The process of the autoimmune attack in Celiac Disease.

Disclaimer: this information is not meant to treat, cure or diagnosis any condition. It is purely educational and informative information.
The process of the autoimmune attack can be put in two ways. The easy to understand way and the more complicated way. This article will give you both versions.

The easy-to-understand version

I told this story to a coaching client of mine and she said that it really helped her to visualize the scenario happening inside of her and to reinforce the importance of staying off gluten permanently.
When you have Celiac disease, you cannot even eat a tiny bit of gluten as it damages you internally and kicks in your immunity to go into overdrive. And that is why it is called an autoimmune condition.
Imagine now that you can visualize the inside of your gut lining. Along the edges are tiny little hairs, and these hairs are called microvilli and they line the whole perimeter of your intestines and they are there for a couple of reasons:
  • They absorb nutrients.
  • They act as a barrier and a protection by keeping things that don’t belong in your bloodstream out.

When you eat gluten your immune system goes into high alert. You can imagine all these red lights flashing going on and off: “Intruder! Intruder! Intruder!” upon seeing gluten and it seems out the signal to attack the gluten. So now your immune system is in full on mode and it’s now searching for these gluten proteins to attack. Imagine it’s like Star Wars, where you’ve got all these Storm troopers looking for gluten and they are just randomly shooting everywhere. Sometimes the bullets are hitting the gluten. But most of the time they’re missing and they actually hitting the intestinal walls and shooting down the little hairs. Now, every time you eat gluten, this is what’s happening inside of your body. These little hairs are basically getting damaged, not by the actual gluten, but by your own body attacking itself. So the gluten is what triggers the body to attack itself.  But the body is attacking the hairs on your intestinal walls and overtime with this repetition of the autoimmune system kicking in the hairs on your intestinal walls are eventually badly damaged.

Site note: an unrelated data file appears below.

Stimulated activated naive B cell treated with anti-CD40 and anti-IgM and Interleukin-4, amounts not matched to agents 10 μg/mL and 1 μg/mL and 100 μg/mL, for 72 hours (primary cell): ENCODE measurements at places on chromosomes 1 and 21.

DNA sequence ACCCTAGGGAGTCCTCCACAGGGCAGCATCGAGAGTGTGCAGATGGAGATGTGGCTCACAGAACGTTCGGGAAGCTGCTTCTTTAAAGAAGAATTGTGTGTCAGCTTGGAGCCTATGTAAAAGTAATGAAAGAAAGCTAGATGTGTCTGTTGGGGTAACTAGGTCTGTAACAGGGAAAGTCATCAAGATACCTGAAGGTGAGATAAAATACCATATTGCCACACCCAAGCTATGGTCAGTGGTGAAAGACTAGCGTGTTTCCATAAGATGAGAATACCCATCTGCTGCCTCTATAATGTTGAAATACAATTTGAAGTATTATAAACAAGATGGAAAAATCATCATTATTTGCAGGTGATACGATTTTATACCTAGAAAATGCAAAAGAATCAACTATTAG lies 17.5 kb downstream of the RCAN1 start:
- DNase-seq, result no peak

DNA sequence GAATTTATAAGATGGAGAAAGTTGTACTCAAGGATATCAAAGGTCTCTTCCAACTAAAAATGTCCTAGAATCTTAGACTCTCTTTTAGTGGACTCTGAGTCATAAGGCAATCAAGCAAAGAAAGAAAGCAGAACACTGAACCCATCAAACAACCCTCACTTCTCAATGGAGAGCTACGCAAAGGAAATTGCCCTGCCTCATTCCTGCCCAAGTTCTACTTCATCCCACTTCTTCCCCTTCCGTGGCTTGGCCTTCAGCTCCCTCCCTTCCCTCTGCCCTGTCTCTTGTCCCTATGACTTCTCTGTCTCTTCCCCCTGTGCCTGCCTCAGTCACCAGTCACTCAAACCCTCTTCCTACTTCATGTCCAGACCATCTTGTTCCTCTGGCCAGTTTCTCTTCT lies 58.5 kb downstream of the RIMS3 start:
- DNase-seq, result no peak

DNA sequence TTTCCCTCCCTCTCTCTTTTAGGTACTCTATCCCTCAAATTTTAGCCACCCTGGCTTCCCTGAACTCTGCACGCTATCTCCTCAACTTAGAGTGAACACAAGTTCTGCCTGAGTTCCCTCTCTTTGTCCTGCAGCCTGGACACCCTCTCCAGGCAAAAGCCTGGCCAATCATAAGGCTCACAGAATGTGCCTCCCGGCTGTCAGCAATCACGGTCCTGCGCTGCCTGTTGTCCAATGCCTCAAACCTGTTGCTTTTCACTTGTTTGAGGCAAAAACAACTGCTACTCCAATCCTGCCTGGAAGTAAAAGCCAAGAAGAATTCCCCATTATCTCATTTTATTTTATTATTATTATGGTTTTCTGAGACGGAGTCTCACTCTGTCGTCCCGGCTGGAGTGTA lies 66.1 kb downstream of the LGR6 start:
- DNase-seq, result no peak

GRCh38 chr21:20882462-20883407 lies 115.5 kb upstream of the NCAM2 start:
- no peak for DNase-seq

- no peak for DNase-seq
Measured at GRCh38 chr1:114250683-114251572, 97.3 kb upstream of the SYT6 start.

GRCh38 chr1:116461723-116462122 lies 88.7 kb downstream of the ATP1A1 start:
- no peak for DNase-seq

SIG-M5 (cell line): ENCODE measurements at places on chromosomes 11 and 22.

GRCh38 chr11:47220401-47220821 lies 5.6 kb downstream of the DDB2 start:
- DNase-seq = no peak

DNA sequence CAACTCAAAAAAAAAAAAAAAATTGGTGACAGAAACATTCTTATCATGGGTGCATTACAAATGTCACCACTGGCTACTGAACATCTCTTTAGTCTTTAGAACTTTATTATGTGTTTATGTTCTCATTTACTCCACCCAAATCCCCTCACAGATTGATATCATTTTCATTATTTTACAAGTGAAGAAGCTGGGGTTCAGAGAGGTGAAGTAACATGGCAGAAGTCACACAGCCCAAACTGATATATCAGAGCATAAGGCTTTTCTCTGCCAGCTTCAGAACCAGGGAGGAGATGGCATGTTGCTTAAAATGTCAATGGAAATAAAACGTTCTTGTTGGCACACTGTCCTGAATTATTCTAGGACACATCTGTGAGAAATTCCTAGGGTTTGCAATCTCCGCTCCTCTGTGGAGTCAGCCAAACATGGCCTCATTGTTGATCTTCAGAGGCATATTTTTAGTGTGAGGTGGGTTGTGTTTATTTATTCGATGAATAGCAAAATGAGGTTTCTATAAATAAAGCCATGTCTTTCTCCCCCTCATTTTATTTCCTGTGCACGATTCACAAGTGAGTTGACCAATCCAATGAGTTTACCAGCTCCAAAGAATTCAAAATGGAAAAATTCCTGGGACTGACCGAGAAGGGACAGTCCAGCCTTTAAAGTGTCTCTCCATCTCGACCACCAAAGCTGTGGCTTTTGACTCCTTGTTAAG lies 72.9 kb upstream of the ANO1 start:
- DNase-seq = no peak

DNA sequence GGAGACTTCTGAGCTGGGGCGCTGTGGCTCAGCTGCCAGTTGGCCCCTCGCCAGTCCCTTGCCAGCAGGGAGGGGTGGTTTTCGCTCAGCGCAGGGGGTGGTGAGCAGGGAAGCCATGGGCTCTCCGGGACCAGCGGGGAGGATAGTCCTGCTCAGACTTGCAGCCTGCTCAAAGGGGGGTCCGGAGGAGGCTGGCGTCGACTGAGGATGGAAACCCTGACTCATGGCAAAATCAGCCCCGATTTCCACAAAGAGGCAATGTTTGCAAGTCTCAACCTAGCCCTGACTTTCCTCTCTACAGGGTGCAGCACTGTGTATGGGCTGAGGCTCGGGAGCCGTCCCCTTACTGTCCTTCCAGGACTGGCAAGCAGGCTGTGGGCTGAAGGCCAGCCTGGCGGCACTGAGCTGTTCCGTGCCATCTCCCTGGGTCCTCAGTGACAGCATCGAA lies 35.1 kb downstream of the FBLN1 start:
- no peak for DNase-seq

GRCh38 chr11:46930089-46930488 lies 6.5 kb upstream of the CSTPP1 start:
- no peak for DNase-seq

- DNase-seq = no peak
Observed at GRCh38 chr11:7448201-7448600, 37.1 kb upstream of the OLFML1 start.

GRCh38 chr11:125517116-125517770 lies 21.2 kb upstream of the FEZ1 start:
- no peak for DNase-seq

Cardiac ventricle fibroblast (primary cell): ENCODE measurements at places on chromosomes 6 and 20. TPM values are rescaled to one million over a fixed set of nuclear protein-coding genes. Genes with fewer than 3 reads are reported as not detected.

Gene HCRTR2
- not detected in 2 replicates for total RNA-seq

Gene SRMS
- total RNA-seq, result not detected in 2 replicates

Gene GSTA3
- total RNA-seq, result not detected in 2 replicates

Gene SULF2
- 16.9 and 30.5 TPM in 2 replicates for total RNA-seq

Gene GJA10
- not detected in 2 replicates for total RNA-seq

When these little hairs are non-existent in various parts of your intestinal wall it starts to create gaps in the wall.  Imagine you go to a club and and there are bouncers outside that protect the people inside the club and to keep the riffraff out.  But what happens if bouncers are not there? Well then anything can pass from outside the intestinal walls through that hole and into the bloodstream, things that don’t belong in the bloodstream, like food particles, pathogens, toxins and undigested food particles. This is where the damage happens and over time  important systems and functions can start to malfunction. This creates leaky gut which means it is now permeable and things can easily transfer through the barrier. If your gut is compromised, you can sit with hormonal imbalances, brain, fog, depression, and so many other things.

The complicated version

Prolamin’s are a class of simple proteins found in grains like wheat, rye and barley.  The prolamin in wheat is gluten. These prolamin’s contain a high proline amino acid content. The protein in gluten is called gliadin. These food proteins are broken down into smaller amino acids by digestive enzymes secreted by the pancreas so that they can be transported across the gut epithelium. The prolamin in gluten known as gliadin is not able to be broken down significantly by the digestive enzymes and fragments of them manage to pass through the gut barrier.  This transient occurrence is known as intestinal permeability or leaky gut.

In order for gliadin fragments to pass through the gut barrier, it binds receptors onto the surface of intestinal cells which leads to release of a molecule called zonulin.

Zonulin is released out of the intestinal cell surface which leads to the tight junctions between intestinal cells widening. In someone with Celiac Disease this release is exaggerated and is sustained.

When the gliadin passes through the intestinal barrier and get into the deeper tissue, it leads to the release of receptor called transferrin receptor that bounds to IgA and transport them through the intestinal cell to deeper tissue.  Once in the deeper tissue, a tissue called transglutaminase chemically modifies gliadin. Immune cells then recognize it as a foreign substance. They present the modified gliadin fragment to T-helper cells. In turn, the T-helper cells trigger the B Cells which release antibodies called IgM, IgA and IgG.
The T-helper cells also produce pro-inflammatory cytokines which in turn further increases gut permeability and together with pro-inflammatory T-cells causes the damage to the small bowel. The microvilli and greatly limit the absorption of nutrients, which is why people with celiac disease end up with nutritional deficiencies.


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